Byline: Susan Abram
Nursing bloody toenails, swollen tendons, chafed armpits and joint pain, thousands of marathoners will visit doctors and hospitals this week to put their bodies on a speedy recovery course.
Health experts estimate that of the more than 17,000 who crossed the finish line at the Los Angeles Marathon on Sunday, at least 25 percent complained of health effects -- much of it from poor preparation.
And many would and should stay home to recuperate.
"Running in a marathon puts a huge amount of stress on all your cells as your blood becomes thicker, and more particulates per unit per volume suck water out of your cells," said Dr. Darrell Tanelian, president of HealthConnexin Inc., a national company that specializes in training professional athletes.
"Cells get dehydrated, they crinkle up, they don't work well, and now the whole system is compromised."
Tanelian said if every molecular cell, from the tip of the nose to the tip of the toes, is properly hydrated -- and minerals such as sodium, potassium, calcium, magnesium and zinc, which escape from sweat, are properly replenished -- recovery is quick.
But local physicians from cardiologists and podiatrists to sports medicine doctors say they will see a flock of runners following a marathon, and many times it's because of a lack of knowledge of how their own bodies work.
"What really matters when you're doing a marathon is when you stop," said Dr. Lisa Matzer, director of outpatient cardiac services at Glendale Adventist Medical Center.
"Whether you train or don't train, what really matters when you're done is what happens when you stop running."
Matzer said if pulse rates stay high 30 minutes after crossing the finish line, it is an indicator that the heart muscle isn't prepared.
Some people lose 15 percent to 20 percent of heart muscle, she said. It takes a week for the heart to repair itself.
"As a heart specialist, we worry about that recovery point," Matzer said. "They can faint and collapse at the finish line. We lose them after mile 26."
Doctors also will see a lot of feet this week.
"The most common things are people will have some subungual hematoma, or blood under the toe nail," said Dr. Steven Schwartz, director of podiatric medicine at Olympia Medical Center in West Los Angeles.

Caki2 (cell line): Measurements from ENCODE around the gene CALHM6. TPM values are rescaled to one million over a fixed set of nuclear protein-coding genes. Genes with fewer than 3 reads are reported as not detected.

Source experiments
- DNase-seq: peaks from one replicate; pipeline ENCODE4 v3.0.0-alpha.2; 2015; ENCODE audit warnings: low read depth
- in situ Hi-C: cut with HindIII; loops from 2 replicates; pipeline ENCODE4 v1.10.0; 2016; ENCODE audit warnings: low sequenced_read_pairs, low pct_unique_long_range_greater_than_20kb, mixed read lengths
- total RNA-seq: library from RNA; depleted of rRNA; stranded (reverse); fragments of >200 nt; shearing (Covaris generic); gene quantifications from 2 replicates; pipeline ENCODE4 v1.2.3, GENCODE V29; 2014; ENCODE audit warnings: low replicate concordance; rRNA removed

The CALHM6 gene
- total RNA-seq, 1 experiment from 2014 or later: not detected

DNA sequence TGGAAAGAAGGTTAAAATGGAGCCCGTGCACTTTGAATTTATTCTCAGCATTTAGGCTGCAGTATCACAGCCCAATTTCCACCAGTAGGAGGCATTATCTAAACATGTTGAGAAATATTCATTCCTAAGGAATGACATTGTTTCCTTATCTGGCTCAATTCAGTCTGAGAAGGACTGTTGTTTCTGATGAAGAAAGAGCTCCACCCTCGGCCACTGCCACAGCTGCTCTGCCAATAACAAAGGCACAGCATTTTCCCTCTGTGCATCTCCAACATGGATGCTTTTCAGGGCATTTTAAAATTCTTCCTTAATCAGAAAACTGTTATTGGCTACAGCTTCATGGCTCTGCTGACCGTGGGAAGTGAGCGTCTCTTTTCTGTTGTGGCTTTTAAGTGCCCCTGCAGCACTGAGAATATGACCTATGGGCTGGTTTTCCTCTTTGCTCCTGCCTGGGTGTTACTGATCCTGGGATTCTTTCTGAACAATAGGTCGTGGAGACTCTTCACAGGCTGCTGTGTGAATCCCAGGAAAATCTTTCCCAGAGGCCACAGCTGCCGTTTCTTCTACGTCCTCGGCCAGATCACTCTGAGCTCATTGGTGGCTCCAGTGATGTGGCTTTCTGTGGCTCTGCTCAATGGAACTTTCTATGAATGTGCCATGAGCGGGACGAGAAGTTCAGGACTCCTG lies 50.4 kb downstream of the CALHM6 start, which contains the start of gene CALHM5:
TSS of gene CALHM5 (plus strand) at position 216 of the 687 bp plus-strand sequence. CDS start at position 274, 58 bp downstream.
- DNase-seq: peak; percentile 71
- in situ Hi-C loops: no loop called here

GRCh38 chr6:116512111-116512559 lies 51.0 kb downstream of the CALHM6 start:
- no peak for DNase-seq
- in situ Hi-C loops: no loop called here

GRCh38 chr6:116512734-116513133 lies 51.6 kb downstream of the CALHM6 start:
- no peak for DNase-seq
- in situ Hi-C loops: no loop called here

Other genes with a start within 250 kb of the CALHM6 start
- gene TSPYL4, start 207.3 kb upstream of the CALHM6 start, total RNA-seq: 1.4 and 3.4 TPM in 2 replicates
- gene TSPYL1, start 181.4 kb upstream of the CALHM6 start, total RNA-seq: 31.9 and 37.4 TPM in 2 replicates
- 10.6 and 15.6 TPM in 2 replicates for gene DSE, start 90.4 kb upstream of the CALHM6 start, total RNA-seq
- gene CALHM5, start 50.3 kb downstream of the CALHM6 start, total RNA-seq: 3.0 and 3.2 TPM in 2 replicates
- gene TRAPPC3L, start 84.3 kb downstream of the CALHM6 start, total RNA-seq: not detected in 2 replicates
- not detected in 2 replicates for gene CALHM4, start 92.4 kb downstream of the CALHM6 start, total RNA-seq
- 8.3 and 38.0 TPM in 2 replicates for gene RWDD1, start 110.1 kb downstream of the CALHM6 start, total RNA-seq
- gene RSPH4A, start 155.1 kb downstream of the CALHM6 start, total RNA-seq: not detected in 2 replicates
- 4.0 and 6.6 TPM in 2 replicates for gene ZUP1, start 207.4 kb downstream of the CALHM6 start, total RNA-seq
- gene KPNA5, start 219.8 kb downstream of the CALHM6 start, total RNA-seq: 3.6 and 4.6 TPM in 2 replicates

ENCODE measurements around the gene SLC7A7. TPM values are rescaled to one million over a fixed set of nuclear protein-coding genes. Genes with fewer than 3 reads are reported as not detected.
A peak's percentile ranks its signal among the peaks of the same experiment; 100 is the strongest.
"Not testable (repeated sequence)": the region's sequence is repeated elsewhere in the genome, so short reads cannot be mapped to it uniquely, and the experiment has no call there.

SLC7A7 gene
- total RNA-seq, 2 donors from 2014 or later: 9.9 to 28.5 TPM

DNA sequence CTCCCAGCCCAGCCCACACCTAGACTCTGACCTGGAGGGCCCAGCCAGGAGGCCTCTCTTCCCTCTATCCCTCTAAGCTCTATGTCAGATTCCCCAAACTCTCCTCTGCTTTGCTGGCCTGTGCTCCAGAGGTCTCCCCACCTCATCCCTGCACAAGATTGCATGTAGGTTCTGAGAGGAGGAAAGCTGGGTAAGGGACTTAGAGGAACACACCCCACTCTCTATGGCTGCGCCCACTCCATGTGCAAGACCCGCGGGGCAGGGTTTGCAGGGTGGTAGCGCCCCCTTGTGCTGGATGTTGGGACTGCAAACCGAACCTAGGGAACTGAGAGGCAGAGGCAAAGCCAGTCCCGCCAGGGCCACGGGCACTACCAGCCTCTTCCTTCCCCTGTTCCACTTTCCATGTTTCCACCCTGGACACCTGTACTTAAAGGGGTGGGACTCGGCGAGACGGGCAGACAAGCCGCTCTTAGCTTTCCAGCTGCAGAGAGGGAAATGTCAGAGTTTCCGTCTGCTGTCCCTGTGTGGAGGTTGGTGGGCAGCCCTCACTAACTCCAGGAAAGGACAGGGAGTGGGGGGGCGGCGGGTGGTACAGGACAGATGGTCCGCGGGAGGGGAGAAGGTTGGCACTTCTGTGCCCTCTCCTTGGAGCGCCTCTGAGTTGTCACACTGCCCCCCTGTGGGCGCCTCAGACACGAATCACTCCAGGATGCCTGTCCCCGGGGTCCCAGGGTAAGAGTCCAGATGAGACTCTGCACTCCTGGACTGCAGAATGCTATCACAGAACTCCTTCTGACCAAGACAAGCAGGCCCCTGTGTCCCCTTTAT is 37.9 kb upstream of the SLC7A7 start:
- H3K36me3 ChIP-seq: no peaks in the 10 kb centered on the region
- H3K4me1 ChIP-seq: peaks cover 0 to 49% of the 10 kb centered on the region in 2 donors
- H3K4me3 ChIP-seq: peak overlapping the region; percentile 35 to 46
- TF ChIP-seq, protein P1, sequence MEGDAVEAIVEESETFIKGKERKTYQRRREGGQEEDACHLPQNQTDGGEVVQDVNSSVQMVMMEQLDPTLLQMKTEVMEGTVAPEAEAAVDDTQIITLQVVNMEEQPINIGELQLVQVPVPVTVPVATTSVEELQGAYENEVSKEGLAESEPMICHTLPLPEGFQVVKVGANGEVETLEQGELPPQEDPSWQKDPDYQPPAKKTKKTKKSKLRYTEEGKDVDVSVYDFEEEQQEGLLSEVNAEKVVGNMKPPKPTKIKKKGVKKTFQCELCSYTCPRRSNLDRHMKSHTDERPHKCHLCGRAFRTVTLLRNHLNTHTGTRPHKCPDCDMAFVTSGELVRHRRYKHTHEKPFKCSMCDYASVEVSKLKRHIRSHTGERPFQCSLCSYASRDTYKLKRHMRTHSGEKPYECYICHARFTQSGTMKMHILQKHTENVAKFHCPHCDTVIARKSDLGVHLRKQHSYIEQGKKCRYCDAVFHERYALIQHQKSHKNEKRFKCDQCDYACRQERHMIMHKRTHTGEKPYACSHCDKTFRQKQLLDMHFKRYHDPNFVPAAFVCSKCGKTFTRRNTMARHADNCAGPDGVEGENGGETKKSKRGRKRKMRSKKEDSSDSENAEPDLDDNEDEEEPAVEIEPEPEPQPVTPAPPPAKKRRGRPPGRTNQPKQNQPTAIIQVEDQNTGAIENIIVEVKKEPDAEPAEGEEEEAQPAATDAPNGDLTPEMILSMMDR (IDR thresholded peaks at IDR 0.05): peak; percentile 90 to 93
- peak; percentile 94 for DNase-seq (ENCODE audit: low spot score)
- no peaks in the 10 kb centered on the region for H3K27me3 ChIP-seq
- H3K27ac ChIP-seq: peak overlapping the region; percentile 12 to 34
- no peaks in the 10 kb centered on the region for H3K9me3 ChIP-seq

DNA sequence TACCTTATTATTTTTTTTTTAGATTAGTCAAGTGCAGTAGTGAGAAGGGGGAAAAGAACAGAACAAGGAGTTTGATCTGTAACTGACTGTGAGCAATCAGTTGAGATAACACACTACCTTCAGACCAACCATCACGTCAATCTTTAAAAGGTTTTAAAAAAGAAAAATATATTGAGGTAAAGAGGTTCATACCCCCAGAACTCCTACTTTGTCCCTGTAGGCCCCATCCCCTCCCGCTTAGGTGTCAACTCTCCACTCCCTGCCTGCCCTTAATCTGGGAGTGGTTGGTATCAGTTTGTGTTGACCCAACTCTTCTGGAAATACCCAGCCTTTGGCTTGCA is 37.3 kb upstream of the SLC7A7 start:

"We also see feet that flatten out too much, lower heel problems, sprains and strains," he said. "It always happens. Proper shoe gear is really important, and in some cases, arch supports.
"We also tell people a good little trick is to Vaseline their feet so they don't get blisters. And we recommend they wear two pairs of socks."
Other physicians anticipate aching muscles.
"I expect a lot of muscle soreness like the first time someone goes to the gym," said Dr. Carlo Orlando, of the Arthritis, Orthopedics and Sports and Spine Medical Center in Glendale. "I do frequently see patients that have joint problems, usually in the knee or the leg."
Despite the pain, marathon runners and trainers say crossing the finish line is addictive, despite the possibility of injury. On Sunday, paramedics treated 73 runners, 23 of whom were hospitalized, according to the Los Angeles Fire Department.
Coach and competitive runner Rusty Snow said average runners question themselves all the time.
"There are people who train to finish a marathon, and people who train to race a marathon," he said. "I would say 90 percent of the people who run a marathon who finish say, 'I'll never do that again.'
"But 70 percent of those will (actually) do it again."
Dr. Lisa Matzer is a female cardiologist and internist for Burbank, Encino, Sherman Oaks, Glendale, Studio City, Los Angeles, and the Southern California. Specialities include treatment, diagnosis, management and prevention of men and women's heart disease and men's and women's preventive health.
Copyright 2010 Lisa Matzer, M.D., A Prof Corp, a female cardiologist and internist serving Burbank and Los Angeles, All rights reserved.